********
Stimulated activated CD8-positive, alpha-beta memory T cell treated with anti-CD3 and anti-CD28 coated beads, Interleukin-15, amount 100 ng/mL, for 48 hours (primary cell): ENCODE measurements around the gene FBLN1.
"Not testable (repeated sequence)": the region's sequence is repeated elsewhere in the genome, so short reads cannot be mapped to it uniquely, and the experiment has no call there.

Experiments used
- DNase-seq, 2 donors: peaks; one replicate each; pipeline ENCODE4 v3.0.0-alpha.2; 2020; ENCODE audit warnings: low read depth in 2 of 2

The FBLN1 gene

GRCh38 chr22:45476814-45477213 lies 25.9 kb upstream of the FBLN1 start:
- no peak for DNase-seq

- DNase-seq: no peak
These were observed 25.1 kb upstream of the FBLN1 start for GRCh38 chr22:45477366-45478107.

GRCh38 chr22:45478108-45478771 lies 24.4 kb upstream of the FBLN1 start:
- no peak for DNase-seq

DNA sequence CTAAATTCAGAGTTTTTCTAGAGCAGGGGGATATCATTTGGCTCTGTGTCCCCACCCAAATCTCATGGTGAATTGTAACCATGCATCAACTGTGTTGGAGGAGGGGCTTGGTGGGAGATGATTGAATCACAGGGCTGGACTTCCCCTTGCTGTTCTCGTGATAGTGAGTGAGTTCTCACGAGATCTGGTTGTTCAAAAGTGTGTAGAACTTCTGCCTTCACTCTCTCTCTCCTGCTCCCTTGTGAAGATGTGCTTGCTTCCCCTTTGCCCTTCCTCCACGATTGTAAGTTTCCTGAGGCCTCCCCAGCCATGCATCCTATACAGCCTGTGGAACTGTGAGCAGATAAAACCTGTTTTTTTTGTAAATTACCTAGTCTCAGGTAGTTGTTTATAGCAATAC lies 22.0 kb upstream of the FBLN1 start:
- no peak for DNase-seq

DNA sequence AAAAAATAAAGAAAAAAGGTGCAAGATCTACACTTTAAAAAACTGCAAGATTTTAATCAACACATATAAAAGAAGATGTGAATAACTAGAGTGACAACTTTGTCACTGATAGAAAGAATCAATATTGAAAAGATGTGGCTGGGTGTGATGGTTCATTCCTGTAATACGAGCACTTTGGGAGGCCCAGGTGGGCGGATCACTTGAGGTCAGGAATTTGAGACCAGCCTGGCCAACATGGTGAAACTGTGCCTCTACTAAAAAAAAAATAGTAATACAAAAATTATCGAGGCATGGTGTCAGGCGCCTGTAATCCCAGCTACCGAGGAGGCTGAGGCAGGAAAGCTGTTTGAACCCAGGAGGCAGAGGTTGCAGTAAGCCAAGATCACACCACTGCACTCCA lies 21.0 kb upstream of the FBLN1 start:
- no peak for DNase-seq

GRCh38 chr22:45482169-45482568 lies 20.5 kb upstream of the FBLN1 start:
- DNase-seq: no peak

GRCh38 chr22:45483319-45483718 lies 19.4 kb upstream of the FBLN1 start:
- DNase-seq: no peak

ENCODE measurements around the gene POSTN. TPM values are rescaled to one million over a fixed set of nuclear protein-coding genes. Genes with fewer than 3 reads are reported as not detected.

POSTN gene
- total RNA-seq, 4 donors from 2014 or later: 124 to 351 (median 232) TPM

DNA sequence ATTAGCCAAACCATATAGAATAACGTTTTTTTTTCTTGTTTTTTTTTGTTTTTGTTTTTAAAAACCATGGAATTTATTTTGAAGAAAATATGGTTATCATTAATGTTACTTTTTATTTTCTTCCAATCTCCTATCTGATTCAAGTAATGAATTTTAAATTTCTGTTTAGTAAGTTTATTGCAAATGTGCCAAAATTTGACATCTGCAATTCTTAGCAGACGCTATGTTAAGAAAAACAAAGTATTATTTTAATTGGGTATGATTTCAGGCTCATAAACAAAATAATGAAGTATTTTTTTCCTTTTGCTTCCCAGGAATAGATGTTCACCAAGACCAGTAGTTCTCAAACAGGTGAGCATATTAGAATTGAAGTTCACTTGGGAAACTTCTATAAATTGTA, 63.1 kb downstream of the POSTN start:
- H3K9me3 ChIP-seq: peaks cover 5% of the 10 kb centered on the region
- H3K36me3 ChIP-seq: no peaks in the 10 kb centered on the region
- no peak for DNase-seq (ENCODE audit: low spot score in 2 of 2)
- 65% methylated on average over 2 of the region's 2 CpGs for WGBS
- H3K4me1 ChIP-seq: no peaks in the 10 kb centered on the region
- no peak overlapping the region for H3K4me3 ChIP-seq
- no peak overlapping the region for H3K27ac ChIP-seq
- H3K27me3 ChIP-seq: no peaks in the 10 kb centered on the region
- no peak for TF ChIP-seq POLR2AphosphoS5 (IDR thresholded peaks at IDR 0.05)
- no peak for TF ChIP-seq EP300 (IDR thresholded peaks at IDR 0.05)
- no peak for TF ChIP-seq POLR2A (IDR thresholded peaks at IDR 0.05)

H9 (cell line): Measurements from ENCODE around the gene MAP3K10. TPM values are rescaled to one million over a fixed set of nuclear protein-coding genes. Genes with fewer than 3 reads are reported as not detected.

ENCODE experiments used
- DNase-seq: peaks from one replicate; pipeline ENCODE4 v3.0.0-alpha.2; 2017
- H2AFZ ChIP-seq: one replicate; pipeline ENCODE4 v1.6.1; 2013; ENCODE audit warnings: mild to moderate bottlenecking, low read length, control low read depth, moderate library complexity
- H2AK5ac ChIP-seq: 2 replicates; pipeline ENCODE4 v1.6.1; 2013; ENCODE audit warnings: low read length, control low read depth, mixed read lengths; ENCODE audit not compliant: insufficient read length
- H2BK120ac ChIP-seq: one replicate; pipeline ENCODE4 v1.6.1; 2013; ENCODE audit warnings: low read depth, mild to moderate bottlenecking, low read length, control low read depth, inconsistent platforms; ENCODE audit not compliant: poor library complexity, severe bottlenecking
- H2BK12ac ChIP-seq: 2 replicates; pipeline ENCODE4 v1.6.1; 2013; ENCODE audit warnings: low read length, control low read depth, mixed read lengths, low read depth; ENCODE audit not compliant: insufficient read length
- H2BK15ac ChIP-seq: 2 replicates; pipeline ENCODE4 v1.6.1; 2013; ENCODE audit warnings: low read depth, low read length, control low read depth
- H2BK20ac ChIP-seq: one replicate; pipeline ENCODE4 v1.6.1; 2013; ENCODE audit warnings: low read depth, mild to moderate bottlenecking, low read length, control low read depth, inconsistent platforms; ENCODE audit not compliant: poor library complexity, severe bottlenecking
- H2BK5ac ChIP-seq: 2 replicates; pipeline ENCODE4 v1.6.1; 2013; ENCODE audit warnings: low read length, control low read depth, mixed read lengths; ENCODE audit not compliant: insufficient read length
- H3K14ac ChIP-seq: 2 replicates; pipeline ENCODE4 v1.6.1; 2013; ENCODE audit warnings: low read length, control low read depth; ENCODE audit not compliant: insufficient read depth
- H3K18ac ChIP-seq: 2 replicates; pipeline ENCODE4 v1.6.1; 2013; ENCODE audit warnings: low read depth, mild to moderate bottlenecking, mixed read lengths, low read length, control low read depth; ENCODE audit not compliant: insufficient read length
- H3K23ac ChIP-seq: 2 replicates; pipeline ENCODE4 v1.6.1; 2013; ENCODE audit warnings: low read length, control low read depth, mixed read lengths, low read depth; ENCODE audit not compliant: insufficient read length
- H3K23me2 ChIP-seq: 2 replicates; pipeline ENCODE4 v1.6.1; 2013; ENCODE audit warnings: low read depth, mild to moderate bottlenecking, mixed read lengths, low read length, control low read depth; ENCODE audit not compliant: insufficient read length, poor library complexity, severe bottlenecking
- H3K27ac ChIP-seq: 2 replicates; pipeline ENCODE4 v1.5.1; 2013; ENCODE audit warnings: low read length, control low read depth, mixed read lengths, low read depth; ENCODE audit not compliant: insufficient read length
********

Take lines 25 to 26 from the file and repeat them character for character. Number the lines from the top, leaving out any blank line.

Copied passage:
- H3K36me3 ChIP-seq: no peaks in the 10 kb centered on the region
- no peak for DNase-seq (ENCODE audit: low spot score in 2 of 2)